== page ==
View Full Version : Canson Rag and Platine Photographique

Arthur Nichols
20-Jan-2015, 08:05
Hello All,
I am relatively new to digital printing and am still sorting out my workflow. I have an HPZ3200 and am using Canson Rag and Platine Photographique papers.
Comparing between the two papers I do see that the density and separation in the low tones is much better on the Platine than the Rag. I am using the latest profiles from Canson. I know that this is typical of using matte papers but I was wondering if there were any tricks I could use to improve the low tone separation and DMax in the Rag paper. I would like to be able to make identical prints going back and forth between these two papers. Any input or experience is appreciated.

Greg Miller
20-Jan-2015, 10:22
One thing you can do is print a step wedge (see the attachment). You can then look for the darkest lack tones where you can actually differentiate between one black tone and its neighbor (which is the darkest tome where you can hold detail). Note the numeric value of this point (with a matte paper you will likely be somewhere between 10 and 18). You now know the darkest black that your printer can print on that paper and hold shadow detail. Any black values in your image darker than that will all render the same tine and will not have detail.

You can use to when printing. Before you print, create a levels layer and change the output value of the black tone to the numeric value noted above. This will cause a black tone with an RGB value of 0,0,0 in the image to be printed at the value entered (e.g. RGB value of 10,10,10). All tones in the image file brighter than that value will also be increased.

Since the darkest tine in the image will now be printed at the darkest value the printer/paper can render an discrete tone, the print will contain more shadow detail.


Ken Lee
20-Jan-2015, 10:55
I would like to be able to make identical prints going back and forth between these two papers.

Please let us know if you succeed. I guess the term "identical" is a matter of degree.

Be sure to view your matte images under glass (if you intend to frame them under glass eventually). The apparent differences may somewhat diminish.

Arthur Nichols
20-Jan-2015, 15:34
Thanks for the info. I should have mentioned that this applies mainly to B&W work. I have had pretty good luck with matching prints in color. This was when I was using an Epson R2000. The HPZ3200 is a different beast altogether. I contacted Canson and they were very responsive. A rep called me right away and is working with me to make sure I have everything setup properly in the driver. The HP driver is quite complex and I am still on the learning curve with this machine. The B&W prints that I have done so far on Platine are awesome though.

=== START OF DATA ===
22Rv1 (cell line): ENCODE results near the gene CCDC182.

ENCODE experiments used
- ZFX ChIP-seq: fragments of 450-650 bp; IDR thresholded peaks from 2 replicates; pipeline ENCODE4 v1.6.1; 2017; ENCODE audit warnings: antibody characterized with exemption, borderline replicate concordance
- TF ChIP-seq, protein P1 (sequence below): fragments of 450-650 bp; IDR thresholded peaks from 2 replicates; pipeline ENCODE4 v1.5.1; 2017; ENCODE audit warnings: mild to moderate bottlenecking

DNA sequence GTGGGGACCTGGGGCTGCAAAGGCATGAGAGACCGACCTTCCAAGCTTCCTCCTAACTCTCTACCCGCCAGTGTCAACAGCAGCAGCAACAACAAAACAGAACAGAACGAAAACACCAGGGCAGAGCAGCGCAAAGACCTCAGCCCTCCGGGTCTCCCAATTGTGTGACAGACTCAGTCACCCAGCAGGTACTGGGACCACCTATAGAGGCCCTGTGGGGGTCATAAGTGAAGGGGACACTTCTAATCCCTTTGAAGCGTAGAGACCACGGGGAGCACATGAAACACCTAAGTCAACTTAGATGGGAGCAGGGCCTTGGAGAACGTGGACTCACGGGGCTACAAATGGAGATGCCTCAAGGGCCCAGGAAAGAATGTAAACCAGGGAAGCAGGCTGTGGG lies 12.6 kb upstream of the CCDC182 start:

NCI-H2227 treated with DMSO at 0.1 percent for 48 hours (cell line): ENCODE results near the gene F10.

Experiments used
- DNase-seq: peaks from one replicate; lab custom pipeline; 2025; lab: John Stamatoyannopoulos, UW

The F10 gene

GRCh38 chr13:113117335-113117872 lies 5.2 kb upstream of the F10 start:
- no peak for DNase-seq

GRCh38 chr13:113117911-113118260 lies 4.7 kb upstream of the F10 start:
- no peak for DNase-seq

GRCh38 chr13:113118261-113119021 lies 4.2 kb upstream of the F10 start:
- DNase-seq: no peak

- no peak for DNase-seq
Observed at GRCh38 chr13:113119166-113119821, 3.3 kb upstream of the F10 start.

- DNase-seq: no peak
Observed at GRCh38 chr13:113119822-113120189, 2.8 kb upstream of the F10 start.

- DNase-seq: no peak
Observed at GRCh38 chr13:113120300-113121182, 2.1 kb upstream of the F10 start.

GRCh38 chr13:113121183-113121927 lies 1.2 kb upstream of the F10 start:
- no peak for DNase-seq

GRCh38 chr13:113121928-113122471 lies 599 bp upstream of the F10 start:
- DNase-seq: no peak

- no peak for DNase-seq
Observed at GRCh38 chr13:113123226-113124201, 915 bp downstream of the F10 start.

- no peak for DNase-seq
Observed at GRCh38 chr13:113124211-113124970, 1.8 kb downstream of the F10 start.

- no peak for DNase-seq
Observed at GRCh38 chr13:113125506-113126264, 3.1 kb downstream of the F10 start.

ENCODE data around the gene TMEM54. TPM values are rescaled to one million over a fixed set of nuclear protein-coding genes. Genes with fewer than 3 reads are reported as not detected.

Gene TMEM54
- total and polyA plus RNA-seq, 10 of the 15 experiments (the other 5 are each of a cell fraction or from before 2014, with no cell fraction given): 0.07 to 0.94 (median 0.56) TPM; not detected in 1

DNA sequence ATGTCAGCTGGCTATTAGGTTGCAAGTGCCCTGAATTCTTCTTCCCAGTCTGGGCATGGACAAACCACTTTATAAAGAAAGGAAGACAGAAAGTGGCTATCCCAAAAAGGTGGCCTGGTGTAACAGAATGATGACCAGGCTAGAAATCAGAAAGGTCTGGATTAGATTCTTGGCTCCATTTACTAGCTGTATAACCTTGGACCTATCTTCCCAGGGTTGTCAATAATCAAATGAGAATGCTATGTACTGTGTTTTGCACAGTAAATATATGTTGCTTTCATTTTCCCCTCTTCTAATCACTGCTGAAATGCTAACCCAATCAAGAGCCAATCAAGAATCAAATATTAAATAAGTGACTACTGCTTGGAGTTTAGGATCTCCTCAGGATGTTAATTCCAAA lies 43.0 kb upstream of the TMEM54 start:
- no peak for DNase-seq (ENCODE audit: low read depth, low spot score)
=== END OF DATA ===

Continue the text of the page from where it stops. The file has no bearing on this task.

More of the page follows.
Arthur Nichols
20-Jan-2015, 15:35
Also I know identical may not be perfect but it does seem that they should be closer than they are.

Tyler Boley
20-Jan-2015, 16:33
no they will not be close, it's the nature of the materials. On the other hand, many of us feel the fine art matte papers present tones and colors more luxuriously, but less dramatic. Under glass many of these differences become minimized to some degree, depending on lighting. With very careful media / driver setting tests, and then reprofiling ( all this is too long a post) you MAY gain some dmax, gamut, and/or shadow detail. On the other hand, I have absolute faith in who I know is making the Canson profiles, and they undoubtedly have already done this, resulting in the profiles and instructions (driver/media settings) so I'd not bet on much difference.

These are the options available by selecting one or the other of these types of papers, they are not intended to be, nor can they be, visually matching. I have to add that the HP B&W output on matte generally has the highest of inkjet B&W dmax, generally around 1.8, so I'd guess you are already seeing what's possible.

Arthur Nichols
1-Feb-2015, 07:55
This printer target is very helpful in sorting out my printing process

bob carnie
1-Feb-2015, 08:17
Greg's advice is great would work for the highlight area as well.

I am always aware of the end points for every paper ink silver combination, and they are all different.

When I want more separation in shadow areas I will make sure I am in RGB then make a layer.. go to select colour range activate the shadow areas,then steepen the curve on the low end. This will then allow only one area to build up local contrast without affecting the mid and highlight areas.